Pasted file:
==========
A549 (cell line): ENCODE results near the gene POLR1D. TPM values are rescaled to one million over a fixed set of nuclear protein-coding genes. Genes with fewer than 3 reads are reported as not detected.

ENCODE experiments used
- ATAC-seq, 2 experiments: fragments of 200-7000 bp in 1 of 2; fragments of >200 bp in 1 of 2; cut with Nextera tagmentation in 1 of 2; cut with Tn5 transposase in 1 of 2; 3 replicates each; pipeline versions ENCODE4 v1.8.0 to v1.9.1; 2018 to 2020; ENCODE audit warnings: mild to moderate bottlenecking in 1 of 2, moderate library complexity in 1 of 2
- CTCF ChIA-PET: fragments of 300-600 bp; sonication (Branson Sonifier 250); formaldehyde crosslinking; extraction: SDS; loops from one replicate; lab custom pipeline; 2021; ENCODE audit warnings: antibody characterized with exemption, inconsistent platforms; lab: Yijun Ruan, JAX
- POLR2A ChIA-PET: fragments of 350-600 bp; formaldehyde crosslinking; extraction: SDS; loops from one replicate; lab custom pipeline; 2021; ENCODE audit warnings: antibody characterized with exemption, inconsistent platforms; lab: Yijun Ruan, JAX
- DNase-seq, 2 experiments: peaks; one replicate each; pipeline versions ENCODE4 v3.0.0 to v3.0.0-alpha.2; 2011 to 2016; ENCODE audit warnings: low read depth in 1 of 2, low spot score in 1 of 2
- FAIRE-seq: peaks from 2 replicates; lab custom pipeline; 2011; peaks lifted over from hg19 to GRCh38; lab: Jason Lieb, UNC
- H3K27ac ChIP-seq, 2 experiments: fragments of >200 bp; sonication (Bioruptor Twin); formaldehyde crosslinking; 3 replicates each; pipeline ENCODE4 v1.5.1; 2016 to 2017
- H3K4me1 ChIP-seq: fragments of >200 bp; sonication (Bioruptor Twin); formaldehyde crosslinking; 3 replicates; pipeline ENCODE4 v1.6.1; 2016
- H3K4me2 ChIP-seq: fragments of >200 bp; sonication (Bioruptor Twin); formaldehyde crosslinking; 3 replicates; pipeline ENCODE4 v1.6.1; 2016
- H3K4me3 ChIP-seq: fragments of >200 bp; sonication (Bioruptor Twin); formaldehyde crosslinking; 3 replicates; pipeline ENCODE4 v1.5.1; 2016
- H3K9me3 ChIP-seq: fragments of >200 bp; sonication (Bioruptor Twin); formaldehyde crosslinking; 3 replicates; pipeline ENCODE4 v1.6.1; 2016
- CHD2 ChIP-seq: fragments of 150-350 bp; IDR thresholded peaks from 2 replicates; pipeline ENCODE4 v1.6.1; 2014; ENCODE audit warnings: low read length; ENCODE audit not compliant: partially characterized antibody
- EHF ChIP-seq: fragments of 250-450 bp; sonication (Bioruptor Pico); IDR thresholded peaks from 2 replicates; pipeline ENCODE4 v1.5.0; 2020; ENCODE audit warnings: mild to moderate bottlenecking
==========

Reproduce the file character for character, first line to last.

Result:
A549 (cell line): ENCODE results near the gene POLR1D. TPM values are rescaled to one million over a fixed set of nuclear protein-coding genes. Genes with fewer than 3 reads are reported as not detected.

ENCODE experiments used
- ATAC-seq, 2 experiments: fragments of 200-7000 bp in 1 of 2; fragments of >200 bp in 1 of 2; cut with Nextera tagmentation in 1 of 2; cut with Tn5 transposase in 1 of 2; 3 replicates each; pipeline versions ENCODE4 v1.8.0 to v1.9.1; 2018 to 2020; ENCODE audit warnings: mild to moderate bottlenecking in 1 of 2, moderate library complexity in 1 of 2
- CTCF ChIA-PET: fragments of 300-600 bp; sonication (Branson Sonifier 250); formaldehyde crosslinking; extraction: SDS; loops from one replicate; lab custom pipeline; 2021; ENCODE audit warnings: antibody characterized with exemption, inconsistent platforms; lab: Yijun Ruan, JAX
- POLR2A ChIA-PET: fragments of 350-600 bp; formaldehyde crosslinking; extraction: SDS; loops from one replicate; lab custom pipeline; 2021; ENCODE audit warnings: antibody characterized with exemption, inconsistent platforms; lab: Yijun Ruan, JAX
- DNase-seq, 2 experiments: peaks; one replicate each; pipeline versions ENCODE4 v3.0.0 to v3.0.0-alpha.2; 2011 to 2016; ENCODE audit warnings: low read depth in 1 of 2, low spot score in 1 of 2
- FAIRE-seq: peaks from 2 replicates; lab custom pipeline; 2011; peaks lifted over from hg19 to GRCh38; lab: Jason Lieb, UNC
- H3K27ac ChIP-seq, 2 experiments: fragments of >200 bp; sonication (Bioruptor Twin); formaldehyde crosslinking; 3 replicates each; pipeline ENCODE4 v1.5.1; 2016 to 2017
- H3K4me1 ChIP-seq: fragments of >200 bp; sonication (Bioruptor Twin); formaldehyde crosslinking; 3 replicates; pipeline ENCODE4 v1.6.1; 2016
- H3K4me2 ChIP-seq: fragments of >200 bp; sonication (Bioruptor Twin); formaldehyde crosslinking; 3 replicates; pipeline ENCODE4 v1.6.1; 2016
- H3K4me3 ChIP-seq: fragments of >200 bp; sonication (Bioruptor Twin); formaldehyde crosslinking; 3 replicates; pipeline ENCODE4 v1.5.1; 2016
- H3K9me3 ChIP-seq: fragments of >200 bp; sonication (Bioruptor Twin); formaldehyde crosslinking; 3 replicates; pipeline ENCODE4 v1.6.1; 2016
- CHD2 ChIP-seq: fragments of 150-350 bp; IDR thresholded peaks from 2 replicates; pipeline ENCODE4 v1.6.1; 2014; ENCODE audit warnings: low read length; ENCODE audit not compliant: partially characterized antibody
- EHF ChIP-seq: fragments of 250-450 bp; sonication (Bioruptor Pico); IDR thresholded peaks from 2 replicates; pipeline ENCODE4 v1.5.0; 2020; ENCODE audit warnings: mild to moderate bottlenecking